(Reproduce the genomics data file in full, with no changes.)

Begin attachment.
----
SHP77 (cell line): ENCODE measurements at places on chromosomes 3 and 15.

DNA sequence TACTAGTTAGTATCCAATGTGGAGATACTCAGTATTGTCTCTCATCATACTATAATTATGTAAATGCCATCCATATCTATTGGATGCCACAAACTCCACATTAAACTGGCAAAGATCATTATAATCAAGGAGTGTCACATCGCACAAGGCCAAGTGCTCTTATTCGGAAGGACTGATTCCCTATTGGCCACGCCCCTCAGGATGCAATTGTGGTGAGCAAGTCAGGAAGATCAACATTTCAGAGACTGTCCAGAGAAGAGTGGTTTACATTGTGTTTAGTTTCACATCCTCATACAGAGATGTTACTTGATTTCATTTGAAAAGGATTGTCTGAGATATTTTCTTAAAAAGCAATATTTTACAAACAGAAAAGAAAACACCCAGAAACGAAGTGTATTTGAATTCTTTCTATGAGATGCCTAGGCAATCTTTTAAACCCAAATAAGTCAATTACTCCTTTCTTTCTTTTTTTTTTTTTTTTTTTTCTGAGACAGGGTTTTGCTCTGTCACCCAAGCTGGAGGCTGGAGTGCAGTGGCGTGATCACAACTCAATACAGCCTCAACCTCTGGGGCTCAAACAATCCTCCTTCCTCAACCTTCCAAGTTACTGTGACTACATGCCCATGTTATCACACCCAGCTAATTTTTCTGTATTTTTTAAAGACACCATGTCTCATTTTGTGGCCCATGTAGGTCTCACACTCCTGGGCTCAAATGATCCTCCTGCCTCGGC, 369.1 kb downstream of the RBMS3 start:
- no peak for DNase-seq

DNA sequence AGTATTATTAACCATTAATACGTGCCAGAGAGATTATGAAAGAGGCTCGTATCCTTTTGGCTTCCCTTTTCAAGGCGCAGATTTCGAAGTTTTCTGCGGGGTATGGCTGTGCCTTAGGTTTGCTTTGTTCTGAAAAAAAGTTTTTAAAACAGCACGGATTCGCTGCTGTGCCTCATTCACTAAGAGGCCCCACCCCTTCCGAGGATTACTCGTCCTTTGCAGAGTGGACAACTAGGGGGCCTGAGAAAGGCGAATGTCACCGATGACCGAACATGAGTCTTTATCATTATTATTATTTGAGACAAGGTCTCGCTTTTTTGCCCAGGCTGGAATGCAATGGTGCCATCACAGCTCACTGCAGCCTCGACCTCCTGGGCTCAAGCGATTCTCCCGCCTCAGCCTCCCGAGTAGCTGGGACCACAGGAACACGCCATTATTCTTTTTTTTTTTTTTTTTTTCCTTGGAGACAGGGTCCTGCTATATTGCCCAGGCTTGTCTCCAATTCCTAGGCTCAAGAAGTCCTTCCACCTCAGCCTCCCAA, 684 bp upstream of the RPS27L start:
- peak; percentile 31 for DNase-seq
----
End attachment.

SHP77 (cell line): ENCODE measurements at places on chromosomes 3 and 15.

DNA sequence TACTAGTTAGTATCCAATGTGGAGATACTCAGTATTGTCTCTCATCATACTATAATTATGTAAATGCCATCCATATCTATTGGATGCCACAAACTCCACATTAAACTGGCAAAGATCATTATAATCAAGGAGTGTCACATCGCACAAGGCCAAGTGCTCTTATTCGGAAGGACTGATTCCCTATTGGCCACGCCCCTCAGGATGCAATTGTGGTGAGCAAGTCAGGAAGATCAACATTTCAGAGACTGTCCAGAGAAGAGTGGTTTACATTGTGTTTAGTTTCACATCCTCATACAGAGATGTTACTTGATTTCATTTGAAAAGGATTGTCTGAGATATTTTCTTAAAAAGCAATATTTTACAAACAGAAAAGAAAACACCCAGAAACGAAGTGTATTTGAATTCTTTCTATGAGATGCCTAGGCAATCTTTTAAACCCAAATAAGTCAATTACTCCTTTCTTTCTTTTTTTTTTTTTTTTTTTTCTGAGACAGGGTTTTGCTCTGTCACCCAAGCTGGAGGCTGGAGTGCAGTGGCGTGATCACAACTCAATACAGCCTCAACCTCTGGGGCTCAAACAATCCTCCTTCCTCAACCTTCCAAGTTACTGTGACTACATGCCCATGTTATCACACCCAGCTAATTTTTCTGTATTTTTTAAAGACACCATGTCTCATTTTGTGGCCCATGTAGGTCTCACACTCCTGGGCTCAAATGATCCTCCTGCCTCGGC, 369.1 kb downstream of the RBMS3 start:
- no peak for DNase-seq

DNA sequence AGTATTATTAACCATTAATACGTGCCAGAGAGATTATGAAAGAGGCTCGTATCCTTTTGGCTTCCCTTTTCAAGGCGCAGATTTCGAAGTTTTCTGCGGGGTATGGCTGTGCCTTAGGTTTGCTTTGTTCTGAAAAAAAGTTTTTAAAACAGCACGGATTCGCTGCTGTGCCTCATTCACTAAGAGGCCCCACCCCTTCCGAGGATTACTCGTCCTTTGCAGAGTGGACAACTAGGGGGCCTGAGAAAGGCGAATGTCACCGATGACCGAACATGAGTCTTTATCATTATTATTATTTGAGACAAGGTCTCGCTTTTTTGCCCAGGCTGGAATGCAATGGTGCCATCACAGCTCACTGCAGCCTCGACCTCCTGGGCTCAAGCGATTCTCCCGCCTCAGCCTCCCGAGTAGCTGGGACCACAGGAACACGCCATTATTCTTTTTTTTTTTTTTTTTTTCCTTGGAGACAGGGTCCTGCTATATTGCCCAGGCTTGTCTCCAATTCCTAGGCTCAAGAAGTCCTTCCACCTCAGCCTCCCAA, 684 bp upstream of the RPS27L start:
- peak; percentile 31 for DNase-seq